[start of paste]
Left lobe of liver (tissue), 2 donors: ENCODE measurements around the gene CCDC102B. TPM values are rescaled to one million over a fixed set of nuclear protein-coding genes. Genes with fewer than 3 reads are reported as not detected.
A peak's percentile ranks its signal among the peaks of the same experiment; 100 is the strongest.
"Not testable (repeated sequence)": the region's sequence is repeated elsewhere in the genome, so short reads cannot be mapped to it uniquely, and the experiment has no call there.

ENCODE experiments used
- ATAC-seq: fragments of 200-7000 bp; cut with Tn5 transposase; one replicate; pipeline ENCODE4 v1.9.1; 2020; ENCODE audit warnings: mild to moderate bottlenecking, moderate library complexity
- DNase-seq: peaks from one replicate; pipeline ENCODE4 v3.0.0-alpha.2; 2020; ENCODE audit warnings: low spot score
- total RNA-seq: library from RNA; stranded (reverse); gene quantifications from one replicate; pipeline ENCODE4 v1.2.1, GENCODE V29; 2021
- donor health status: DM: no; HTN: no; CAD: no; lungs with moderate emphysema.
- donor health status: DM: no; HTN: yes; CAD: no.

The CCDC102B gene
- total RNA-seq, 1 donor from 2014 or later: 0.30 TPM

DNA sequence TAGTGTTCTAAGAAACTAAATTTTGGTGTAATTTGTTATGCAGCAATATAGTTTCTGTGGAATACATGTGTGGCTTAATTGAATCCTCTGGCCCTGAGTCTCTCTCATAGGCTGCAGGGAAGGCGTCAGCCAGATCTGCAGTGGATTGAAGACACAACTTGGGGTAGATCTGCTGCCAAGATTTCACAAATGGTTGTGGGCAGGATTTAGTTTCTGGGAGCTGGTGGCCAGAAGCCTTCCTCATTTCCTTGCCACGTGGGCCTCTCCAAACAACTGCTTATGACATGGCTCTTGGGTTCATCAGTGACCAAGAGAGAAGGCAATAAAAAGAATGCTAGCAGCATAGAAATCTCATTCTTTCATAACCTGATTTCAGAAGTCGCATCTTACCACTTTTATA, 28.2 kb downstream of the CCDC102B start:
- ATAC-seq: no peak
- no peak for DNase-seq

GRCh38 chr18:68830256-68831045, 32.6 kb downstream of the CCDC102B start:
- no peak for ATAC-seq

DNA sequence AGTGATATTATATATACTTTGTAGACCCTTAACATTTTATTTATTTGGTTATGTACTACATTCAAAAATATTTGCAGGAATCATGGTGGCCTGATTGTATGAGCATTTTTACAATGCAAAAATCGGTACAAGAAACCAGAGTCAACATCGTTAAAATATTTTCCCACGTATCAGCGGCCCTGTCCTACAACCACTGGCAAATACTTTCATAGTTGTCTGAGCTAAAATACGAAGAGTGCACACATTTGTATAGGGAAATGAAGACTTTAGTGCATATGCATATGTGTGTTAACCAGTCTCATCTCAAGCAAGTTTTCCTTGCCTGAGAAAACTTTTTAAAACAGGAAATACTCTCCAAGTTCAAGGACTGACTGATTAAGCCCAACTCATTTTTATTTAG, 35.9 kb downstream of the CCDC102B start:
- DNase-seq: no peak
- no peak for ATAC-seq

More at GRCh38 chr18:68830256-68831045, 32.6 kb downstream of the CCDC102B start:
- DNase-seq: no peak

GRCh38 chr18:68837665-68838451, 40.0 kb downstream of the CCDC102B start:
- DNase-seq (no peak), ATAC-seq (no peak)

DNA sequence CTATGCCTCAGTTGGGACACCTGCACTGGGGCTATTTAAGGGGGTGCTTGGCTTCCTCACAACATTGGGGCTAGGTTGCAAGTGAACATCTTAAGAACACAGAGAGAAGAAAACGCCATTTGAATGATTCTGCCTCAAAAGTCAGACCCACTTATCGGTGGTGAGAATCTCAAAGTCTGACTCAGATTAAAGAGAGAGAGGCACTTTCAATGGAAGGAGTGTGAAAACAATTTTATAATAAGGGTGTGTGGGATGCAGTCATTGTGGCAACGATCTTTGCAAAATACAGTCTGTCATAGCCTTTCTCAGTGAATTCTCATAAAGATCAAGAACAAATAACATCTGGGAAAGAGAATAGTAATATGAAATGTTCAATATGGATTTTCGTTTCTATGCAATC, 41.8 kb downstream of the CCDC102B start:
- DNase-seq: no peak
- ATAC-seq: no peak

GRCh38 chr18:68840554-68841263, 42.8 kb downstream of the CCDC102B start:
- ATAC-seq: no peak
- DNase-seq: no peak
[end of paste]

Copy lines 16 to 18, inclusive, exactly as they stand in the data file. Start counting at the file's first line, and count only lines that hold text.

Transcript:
- no peak for ATAC-seq

DNA sequence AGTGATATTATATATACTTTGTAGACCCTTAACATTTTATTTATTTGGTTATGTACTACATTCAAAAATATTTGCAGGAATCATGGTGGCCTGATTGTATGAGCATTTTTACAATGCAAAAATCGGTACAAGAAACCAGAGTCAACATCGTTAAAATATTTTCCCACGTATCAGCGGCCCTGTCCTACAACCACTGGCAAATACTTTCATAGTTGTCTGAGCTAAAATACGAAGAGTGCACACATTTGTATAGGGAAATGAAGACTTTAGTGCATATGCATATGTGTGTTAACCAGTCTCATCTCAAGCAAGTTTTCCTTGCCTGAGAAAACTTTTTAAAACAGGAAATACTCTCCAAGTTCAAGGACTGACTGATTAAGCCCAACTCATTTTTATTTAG, 35.9 kb downstream of the CCDC102B start:
- DNase-seq: no peak